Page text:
BY BARRY ST. VITUS
Ike Reilly strikes you as a guy that you don’t want to mess with, or you may wake up on the floor seeing stars encircle your head. He has the countenance of a tough, raw-boned, but wiry looking cowboy with a cool, steely gaze, but a ready laugh. In fact, Reilly is indeed cool, cooler than the other side of the pillow, cooler than ranch dressing right out of the fridge, and knowing that he was once a gravedigger, somehow doesn’t surprise. His music is highly atmospheric, reeking of booze, stale cigarettes and weed, and his lyrics reflect his skill as a masterful storyteller, a keen observer of life and its many injustices. His slambunctious band, the Ike Reilly Assassination, kicks serious ass like the ultimate bar band on steroids.
Reilly’s slightly gravely vocals are well suited for the gamut of music that he covers, and Born On Fire is a suitable prism that reflects a wide spectrum of his music. It’s been noted that every album he releases is his best to date, and that is indeed the case here, once again. One dead monkey don’t stop the circus, it’s been said, and Reilly suffered a terrible loss last year when 15 tracks he had recorded were destroyed and he had to start from scratch again to get this album together. Friends like Tom Morello (first release for his new Firebrand label) rallied and helped the band remake what was lost, so a lot of blood, sweat and real tears went into this thing.
It’s a frustrating challenge to clearly categorize or break many of his songs down into clear genres, as they all sort of melt and overflow into this puddle of ‘Ike-ness.’ The scope encompasses, punk, good old R&R, R&B, folk-rock, Chicago-style blues/soul, ballads and so on. One publication called Reilly “a genre-bending journeyman,” and a “rough around the edges Americana troubadour.” Of his rave-up review in American Songwriter magazine, he cracked, “I’m glad to be an American Songwriter, there’s a magazine for that. Is there Shit Husband or Bad Father or Broke Ass Loser Magazine?” His dark cynicism remains a constant attitude in his songwriting, i.e., the lyrics in “Let’s Live Like We’re Dyin’“:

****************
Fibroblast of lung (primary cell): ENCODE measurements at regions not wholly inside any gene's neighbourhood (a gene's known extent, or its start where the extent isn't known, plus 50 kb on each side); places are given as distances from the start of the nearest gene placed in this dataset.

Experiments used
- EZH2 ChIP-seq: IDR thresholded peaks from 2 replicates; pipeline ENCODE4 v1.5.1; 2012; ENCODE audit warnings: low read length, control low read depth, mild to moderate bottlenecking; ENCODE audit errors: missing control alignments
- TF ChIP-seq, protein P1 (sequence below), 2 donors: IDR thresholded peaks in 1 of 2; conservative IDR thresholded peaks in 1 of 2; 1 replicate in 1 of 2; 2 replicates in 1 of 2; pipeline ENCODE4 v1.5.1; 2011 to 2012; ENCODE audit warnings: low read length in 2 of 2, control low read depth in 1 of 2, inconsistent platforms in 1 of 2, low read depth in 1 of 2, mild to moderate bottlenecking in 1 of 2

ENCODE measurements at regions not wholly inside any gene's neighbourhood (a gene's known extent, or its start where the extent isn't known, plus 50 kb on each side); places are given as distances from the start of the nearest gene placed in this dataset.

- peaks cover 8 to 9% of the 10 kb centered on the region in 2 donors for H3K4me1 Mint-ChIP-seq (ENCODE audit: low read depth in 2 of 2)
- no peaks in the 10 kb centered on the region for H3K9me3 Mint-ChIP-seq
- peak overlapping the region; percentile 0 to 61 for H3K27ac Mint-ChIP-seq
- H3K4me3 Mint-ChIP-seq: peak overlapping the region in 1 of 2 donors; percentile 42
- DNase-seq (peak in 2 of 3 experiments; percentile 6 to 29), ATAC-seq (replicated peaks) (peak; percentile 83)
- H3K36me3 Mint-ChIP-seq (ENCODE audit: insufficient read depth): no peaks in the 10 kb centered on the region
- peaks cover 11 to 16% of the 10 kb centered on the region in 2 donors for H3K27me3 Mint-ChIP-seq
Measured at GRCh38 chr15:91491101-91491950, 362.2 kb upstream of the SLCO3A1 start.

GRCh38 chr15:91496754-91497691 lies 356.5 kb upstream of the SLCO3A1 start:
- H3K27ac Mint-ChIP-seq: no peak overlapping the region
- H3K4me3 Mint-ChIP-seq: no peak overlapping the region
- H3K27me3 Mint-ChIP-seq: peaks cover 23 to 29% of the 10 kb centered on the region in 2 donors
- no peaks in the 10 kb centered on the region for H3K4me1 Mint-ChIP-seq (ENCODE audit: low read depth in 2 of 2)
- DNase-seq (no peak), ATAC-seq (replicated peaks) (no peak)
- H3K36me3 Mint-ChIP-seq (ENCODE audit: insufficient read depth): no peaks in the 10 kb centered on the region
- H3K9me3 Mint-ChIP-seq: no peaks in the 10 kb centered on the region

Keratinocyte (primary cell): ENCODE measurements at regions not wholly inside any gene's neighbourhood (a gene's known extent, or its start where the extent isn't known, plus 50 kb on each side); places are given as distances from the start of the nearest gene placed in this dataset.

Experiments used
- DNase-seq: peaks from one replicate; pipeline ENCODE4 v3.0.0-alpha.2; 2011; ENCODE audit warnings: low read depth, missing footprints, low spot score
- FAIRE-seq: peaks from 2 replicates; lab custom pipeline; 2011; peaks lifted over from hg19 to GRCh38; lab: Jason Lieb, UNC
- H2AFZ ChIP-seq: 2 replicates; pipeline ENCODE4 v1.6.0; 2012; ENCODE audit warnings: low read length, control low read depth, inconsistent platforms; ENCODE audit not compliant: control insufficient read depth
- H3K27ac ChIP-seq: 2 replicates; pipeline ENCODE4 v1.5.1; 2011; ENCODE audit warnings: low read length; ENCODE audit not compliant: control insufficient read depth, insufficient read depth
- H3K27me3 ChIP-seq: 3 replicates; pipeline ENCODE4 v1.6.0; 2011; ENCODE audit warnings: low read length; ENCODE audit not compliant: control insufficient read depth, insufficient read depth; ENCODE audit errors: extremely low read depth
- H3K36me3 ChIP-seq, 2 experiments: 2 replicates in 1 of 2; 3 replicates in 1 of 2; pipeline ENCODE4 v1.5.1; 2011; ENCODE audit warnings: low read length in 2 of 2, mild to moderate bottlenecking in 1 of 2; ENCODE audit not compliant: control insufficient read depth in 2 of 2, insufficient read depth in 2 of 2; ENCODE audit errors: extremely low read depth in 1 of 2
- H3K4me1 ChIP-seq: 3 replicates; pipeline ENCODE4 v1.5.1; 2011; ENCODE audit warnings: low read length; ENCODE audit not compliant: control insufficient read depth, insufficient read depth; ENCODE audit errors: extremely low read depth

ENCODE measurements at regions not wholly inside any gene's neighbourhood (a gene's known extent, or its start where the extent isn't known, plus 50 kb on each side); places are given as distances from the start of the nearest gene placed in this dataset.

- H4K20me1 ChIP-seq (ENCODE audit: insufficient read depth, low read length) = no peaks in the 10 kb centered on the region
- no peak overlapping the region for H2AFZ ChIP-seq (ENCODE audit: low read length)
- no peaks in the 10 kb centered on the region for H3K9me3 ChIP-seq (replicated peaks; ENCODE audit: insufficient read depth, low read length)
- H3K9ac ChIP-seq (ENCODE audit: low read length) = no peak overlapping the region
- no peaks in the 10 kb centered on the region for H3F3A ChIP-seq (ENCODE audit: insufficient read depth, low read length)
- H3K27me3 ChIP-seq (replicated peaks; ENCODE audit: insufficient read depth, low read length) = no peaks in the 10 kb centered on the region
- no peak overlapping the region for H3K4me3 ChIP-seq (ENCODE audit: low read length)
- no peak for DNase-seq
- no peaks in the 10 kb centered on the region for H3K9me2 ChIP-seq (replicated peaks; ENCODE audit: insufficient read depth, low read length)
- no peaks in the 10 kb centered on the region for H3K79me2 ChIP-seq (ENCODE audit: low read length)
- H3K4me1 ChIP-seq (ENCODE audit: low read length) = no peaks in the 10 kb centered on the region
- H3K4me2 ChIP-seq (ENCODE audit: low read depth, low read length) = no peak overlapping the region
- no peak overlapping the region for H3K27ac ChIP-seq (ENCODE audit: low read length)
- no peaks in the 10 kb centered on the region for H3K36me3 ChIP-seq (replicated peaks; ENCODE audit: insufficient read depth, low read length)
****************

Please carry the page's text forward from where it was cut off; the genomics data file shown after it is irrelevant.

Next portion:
I used to wanna die young,
I used to wanna die loud,
Maybe crash up in my car,
Or blow my own brains out,
I used to wanna die young,
But it’s too late now.”
He blasts his black and blues harp with the best of them on those Windy City blues tunes like this, and on “Do The Death Slide,” and “Two Weeks-a- Work, One Week-a-Love.” The title tune, “Born On Fire” swings over into being a pop love ballad; “Job Like That” has a hip-hop swagger going on; “Underneath The Moon” is sweetened more with its “Crimson & Clover” riff; and he invents a wild new dance with his “Do The Death Slide.” Another fine, slower tempo number is the lovely, “Am I Still The One For You.” Blue collar themes are a favorite of Ike’s, and both “2 Weeks-a-Work, 1 Night-a-Love” and “Hangin’ Around” are both working man’s R&B numbers, lamenting the bullshit American workers are subjected to these days. A traveler’s blues are rocked well in his “Notes From Denver International Airport.” The band also rocks out on “The Black Kat,” in which, he simply wants his kitty cat back, sharp claws and all, but you’re not sure if he’s referring to a feline friend or a female friend. “Upper Mississippi River Valley Girl” is a lubricated blues rocker, as is the mid-tempo “Good Lookin’ Boy,” with its tasty guitar bridge. The album wraps with Tom Morello sitting in on guitar on “Paradise Lane.”
The Ike Reilly Assassination is oft compared with old school outfits like Tom Petty, Bruce Springsteen, the Rolling Stones and even Dylan, but those are your dad’s bands, and Ike frankly blows their current manifestations out of the water. If you found that too hard to swallow, then I challenge you to a Rock Off. Play a recent release from those guys, followed by Born On Fire, and see which seems the most kick-ass.
DOWNLOAD: “The Black Kat” and “Do the Death Slide.“ “Let’s Live Like We’re Dyin'”